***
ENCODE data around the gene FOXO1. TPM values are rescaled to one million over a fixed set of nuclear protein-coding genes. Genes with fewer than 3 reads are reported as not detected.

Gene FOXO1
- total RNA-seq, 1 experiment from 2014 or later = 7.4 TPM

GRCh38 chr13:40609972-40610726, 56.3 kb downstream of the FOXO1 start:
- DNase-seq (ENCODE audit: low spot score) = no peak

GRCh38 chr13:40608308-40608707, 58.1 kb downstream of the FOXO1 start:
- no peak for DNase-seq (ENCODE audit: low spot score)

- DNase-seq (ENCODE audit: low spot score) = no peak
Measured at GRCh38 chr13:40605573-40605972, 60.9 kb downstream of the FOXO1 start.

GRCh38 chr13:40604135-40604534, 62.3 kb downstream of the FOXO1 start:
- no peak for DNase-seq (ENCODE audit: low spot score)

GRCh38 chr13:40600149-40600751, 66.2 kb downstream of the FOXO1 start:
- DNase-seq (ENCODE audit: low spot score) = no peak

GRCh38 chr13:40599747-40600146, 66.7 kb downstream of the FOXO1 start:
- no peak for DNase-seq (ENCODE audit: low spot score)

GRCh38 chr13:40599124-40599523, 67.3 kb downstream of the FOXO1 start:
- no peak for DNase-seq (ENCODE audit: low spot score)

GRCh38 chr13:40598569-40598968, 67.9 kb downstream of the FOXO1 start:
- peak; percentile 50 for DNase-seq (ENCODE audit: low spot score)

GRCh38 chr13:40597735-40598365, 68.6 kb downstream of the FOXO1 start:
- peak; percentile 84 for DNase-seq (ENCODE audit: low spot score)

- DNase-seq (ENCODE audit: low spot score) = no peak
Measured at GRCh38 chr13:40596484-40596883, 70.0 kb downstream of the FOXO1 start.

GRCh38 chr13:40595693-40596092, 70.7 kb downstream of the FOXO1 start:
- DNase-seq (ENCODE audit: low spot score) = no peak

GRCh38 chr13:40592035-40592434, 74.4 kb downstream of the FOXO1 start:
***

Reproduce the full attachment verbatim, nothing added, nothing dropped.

ENCODE data around the gene FOXO1. TPM values are rescaled to one million over a fixed set of nuclear protein-coding genes. Genes with fewer than 3 reads are reported as not detected.

Gene FOXO1
- total RNA-seq, 1 experiment from 2014 or later = 7.4 TPM

GRCh38 chr13:40609972-40610726, 56.3 kb downstream of the FOXO1 start:
- DNase-seq (ENCODE audit: low spot score) = no peak

GRCh38 chr13:40608308-40608707, 58.1 kb downstream of the FOXO1 start:
- no peak for DNase-seq (ENCODE audit: low spot score)

- DNase-seq (ENCODE audit: low spot score) = no peak
Measured at GRCh38 chr13:40605573-40605972, 60.9 kb downstream of the FOXO1 start.

GRCh38 chr13:40604135-40604534, 62.3 kb downstream of the FOXO1 start:
- no peak for DNase-seq (ENCODE audit: low spot score)

GRCh38 chr13:40600149-40600751, 66.2 kb downstream of the FOXO1 start:
- DNase-seq (ENCODE audit: low spot score) = no peak

GRCh38 chr13:40599747-40600146, 66.7 kb downstream of the FOXO1 start:
- no peak for DNase-seq (ENCODE audit: low spot score)

GRCh38 chr13:40599124-40599523, 67.3 kb downstream of the FOXO1 start:
- no peak for DNase-seq (ENCODE audit: low spot score)

GRCh38 chr13:40598569-40598968, 67.9 kb downstream of the FOXO1 start:
- peak; percentile 50 for DNase-seq (ENCODE audit: low spot score)

GRCh38 chr13:40597735-40598365, 68.6 kb downstream of the FOXO1 start:
- peak; percentile 84 for DNase-seq (ENCODE audit: low spot score)

- DNase-seq (ENCODE audit: low spot score) = no peak
Measured at GRCh38 chr13:40596484-40596883, 70.0 kb downstream of the FOXO1 start.

GRCh38 chr13:40595693-40596092, 70.7 kb downstream of the FOXO1 start:
- DNase-seq (ENCODE audit: low spot score) = no peak

GRCh38 chr13:40592035-40592434, 74.4 kb downstream of the FOXO1 start: